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Australian Property market is made up of many markets, and there are markets within markets.

For example, the Sydney, Melbourne, Brisbane, Adelaide, Perth, Hobart, Darwin, Canberra and regional markets are at different points in the property cycle.

Wikipedia defines property cycle as “a sequence of recurrent events reflected in demographic, economic and emotional factors that affect supply and demand for property subsequently influencing the property market.”

Drilling down into each city, there are various regions within a city, with different things that drive that property market. Furthermore, within each region there are suburbs, which differ from one another and again have different drivers for capital growth and rental returns.

As such, when you read an article, which refers to “Australian property process”, it is labelling Australia as one market and with one lens, even though each city, region, suburb cannot be judged equally. This is a sure recipe for failure when it comes to property investing.

The key to success in real estate is ensuring when you are looking to start your property portfolio, you ensure that:

  1. You maximise your access to borrowing capacity and equity
  2. You buy in locations which are yet to grow, and have not had growth for many years

In our nearly a decade of being property investors, we have learnt (and witnessed) that each market needs to be assessed on its own merits.

There are a number of indicators which may determine at what stage in the property cycle is at.

One of the telling factors is the rental yield on offer in each location, when the last peak was and infrastructure spending in a particular location.

Looking back at what has happened in the Australian property markets…

…. back in 2013, many more properties were valued at less than $500,000, compared to today.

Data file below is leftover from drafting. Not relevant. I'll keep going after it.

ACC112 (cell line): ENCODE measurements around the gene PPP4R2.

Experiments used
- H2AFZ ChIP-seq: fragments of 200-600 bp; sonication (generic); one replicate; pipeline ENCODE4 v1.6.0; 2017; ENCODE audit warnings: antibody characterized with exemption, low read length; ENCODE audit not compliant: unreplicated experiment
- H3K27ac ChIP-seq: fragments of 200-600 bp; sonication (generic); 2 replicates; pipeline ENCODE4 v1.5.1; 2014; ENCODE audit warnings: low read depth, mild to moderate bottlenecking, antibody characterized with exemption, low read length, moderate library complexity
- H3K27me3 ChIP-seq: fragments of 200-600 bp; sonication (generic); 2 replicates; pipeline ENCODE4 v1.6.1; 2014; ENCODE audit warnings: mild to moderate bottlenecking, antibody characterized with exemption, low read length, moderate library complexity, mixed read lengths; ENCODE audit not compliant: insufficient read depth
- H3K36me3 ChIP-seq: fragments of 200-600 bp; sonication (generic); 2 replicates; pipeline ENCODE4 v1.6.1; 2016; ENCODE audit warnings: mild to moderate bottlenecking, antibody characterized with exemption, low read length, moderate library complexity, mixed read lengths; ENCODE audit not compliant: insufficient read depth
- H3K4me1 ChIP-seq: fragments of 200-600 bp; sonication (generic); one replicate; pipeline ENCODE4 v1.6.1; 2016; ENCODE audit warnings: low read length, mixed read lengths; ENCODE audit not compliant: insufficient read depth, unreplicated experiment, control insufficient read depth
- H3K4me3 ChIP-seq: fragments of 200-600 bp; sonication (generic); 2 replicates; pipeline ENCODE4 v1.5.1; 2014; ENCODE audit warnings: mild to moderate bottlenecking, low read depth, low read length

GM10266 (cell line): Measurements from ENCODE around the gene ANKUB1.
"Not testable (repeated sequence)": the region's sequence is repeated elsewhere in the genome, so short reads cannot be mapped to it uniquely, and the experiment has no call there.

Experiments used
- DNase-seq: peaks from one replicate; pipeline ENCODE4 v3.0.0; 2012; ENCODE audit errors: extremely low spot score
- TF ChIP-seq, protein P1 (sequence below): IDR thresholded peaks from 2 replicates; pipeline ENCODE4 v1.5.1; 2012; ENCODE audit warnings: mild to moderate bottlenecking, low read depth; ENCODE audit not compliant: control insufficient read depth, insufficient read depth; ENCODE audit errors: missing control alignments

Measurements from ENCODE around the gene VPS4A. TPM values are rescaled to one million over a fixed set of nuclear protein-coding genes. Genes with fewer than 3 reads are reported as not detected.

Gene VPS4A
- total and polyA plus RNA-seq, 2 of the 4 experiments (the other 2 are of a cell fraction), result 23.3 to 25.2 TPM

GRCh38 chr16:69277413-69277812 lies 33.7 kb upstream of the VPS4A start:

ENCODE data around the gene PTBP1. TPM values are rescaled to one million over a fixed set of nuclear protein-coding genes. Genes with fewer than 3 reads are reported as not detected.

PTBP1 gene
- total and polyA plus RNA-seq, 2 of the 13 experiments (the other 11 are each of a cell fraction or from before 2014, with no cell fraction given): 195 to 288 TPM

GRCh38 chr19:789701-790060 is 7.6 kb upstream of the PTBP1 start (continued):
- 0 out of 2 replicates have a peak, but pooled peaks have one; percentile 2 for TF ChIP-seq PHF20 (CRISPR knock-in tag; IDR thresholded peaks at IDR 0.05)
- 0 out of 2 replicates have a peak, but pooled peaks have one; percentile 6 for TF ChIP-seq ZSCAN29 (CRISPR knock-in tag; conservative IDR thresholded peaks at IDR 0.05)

The information relating to each city below has been sourced from Core Logic Mapping the Market – September 2018 update [https://www.corelogic.com.au/mapping-market]:


  • Houses: Only 1.0% of Sydney suburbs have a median house value of less than $500,000 compared to a much larger 30.0% in September 2013;
  • Units: 85.7% of Sydney suburbs currently have a median unit value in excess of $500,000 compared to 47.5% of suburbs five years earlier

Tim Lawless of Core Logic Asia Pacific Head of Research shared a graph on Twitter showing the Sydney Housing Cycle over the last 20 years, which shows what happened over the past 4 downturns and 5 upswings.


This graph shows that whilst there has been downturns in the market, these have been in between long periods of price growth, and the upswings have been much larger than the downturns.

Property prices in Sydney were stagnant from 2003 to 2009 ie a period of 6 years.

Note that past performance is not an indicator of how the market will perform in future.


  • Houses: In September 2013, 42.0% of suburbs in Melbourne had a median house value of less than $500,000 compared to 3.8% by the end of September 2018;